Today I read an interesting tale by Dale Bailey in his short story collection The Resurrection Man’s Legacy: And Other Stories introduced by Barry Malzburg; another science fiction writer I’ve always admired. The story in question takes the first part of that title and feeds into our feelings of death, loss, and the subtleties of the in between – the uncanny machines that can capture our desires or release them into life. As the young man recollecting the story tells us early on:
I am reminded of this now, for recollection, like archaeology, is a matter of sifting through ruins. Memory is frail and untrustworthy, tainted by desire; what evidence remains is fragmentary, shrouded in the mystery of the irretrievable past. You cannot recover history; you can only reconstruct it, build it anew from the shards that have survived, searching always for the seams between the strata, those places of demarcation between the city that was and the city that would be, between the self that you were and the self you have become.1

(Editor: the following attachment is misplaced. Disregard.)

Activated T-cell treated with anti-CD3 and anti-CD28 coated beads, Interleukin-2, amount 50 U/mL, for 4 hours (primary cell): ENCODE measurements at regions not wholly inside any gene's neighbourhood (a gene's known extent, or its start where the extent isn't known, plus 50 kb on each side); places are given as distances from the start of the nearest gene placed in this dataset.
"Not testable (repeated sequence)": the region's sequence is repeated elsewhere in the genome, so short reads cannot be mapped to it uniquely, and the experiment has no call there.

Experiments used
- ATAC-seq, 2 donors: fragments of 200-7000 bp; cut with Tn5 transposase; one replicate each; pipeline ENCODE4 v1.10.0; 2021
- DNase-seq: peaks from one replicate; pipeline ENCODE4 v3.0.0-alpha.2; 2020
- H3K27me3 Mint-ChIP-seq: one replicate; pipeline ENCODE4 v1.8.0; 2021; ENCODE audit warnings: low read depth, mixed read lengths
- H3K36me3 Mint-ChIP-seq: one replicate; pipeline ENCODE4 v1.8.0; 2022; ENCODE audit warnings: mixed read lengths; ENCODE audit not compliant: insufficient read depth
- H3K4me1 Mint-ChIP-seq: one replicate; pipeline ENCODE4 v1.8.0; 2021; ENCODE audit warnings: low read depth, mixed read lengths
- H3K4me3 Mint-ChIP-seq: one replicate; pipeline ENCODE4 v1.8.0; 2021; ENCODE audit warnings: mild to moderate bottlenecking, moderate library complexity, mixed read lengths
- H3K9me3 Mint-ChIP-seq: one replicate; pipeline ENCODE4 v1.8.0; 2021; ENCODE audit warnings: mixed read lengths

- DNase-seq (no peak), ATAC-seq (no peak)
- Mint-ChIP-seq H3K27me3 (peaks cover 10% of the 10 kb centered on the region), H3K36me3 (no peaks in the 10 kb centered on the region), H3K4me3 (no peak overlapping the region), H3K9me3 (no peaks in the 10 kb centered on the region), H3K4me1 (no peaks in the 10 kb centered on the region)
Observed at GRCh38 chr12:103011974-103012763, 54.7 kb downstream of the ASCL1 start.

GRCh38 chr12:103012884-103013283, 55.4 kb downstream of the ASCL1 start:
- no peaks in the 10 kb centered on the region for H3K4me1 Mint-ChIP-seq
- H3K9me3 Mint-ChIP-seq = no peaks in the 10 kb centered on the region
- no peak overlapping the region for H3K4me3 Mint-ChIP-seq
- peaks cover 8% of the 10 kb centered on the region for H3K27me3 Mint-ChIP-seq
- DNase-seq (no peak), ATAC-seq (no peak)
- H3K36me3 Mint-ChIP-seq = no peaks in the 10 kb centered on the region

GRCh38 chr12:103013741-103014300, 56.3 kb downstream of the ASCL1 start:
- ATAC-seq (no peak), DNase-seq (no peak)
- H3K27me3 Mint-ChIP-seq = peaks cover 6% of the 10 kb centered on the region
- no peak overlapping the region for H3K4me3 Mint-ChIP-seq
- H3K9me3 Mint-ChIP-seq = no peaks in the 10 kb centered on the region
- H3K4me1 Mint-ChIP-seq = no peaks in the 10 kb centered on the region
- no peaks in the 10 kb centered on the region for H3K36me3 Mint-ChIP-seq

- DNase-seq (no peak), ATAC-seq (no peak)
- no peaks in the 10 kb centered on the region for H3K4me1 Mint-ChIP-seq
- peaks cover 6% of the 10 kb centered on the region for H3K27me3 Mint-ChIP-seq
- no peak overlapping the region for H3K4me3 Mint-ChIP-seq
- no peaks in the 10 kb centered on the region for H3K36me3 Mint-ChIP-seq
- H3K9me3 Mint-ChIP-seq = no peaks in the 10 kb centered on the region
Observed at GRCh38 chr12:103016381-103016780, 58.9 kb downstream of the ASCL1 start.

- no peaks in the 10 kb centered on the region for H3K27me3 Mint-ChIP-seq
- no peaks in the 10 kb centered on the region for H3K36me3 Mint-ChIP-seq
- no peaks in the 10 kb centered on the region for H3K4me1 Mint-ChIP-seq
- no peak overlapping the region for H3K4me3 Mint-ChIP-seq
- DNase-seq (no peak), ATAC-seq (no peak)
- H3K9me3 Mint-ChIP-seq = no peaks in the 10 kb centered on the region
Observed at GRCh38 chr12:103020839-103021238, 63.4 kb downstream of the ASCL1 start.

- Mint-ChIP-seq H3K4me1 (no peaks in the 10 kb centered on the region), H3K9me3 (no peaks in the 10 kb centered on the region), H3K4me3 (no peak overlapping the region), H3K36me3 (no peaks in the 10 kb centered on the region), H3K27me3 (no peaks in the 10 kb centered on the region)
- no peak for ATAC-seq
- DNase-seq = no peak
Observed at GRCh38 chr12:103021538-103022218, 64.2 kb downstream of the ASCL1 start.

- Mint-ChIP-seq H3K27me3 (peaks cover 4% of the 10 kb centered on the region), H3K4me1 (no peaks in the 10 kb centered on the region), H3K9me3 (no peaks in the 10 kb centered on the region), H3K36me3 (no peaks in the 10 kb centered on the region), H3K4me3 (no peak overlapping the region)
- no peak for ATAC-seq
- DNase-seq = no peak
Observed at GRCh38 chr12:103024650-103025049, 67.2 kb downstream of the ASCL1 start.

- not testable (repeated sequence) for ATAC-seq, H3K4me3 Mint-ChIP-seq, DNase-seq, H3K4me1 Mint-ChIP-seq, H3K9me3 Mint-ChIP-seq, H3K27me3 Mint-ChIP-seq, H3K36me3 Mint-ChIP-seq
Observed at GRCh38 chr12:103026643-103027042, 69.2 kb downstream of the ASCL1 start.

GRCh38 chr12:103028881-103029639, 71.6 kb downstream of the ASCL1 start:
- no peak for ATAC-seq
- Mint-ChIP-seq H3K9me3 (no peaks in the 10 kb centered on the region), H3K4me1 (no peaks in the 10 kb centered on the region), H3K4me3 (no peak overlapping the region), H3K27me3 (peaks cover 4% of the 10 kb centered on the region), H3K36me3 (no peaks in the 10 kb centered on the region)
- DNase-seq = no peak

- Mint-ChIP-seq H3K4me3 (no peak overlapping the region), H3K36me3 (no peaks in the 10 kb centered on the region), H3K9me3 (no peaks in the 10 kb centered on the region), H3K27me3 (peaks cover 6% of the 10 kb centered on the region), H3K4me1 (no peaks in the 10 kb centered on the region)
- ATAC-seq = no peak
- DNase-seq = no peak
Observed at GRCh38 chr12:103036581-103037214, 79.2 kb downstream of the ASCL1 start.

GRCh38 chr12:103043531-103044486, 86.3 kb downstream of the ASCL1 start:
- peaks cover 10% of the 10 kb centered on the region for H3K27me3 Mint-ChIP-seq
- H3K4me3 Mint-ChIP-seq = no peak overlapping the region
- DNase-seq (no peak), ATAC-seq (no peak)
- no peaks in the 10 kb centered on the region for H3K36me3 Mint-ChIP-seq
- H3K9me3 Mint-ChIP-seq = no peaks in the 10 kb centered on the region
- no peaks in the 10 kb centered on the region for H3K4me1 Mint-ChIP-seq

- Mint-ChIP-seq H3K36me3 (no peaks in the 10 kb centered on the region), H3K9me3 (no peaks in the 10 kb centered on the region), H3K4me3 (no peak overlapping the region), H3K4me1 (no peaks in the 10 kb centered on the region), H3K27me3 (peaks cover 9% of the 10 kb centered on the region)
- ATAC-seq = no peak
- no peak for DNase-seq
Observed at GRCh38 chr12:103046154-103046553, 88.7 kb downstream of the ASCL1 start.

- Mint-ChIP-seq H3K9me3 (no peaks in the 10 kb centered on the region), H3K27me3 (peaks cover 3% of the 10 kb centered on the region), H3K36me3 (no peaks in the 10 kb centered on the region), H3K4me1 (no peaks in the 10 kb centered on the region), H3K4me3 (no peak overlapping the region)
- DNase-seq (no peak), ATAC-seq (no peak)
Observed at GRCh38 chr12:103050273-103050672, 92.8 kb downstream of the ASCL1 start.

I want spoil the story which is about a young boy facing death and possibility, caught between the real past of his father’s death, and the present semblance of an android copy of his father. It’s much more than this too, a fable about control, the rights of robots: the control over our future creations, our ability to erase them, to wipe their minds blank when we’re done with them. A tale that makes you think through just what is it we want from these human like golems and homunculi we are creating as companion species. But I’ll leave the reader to ponder these ethical dilemmas.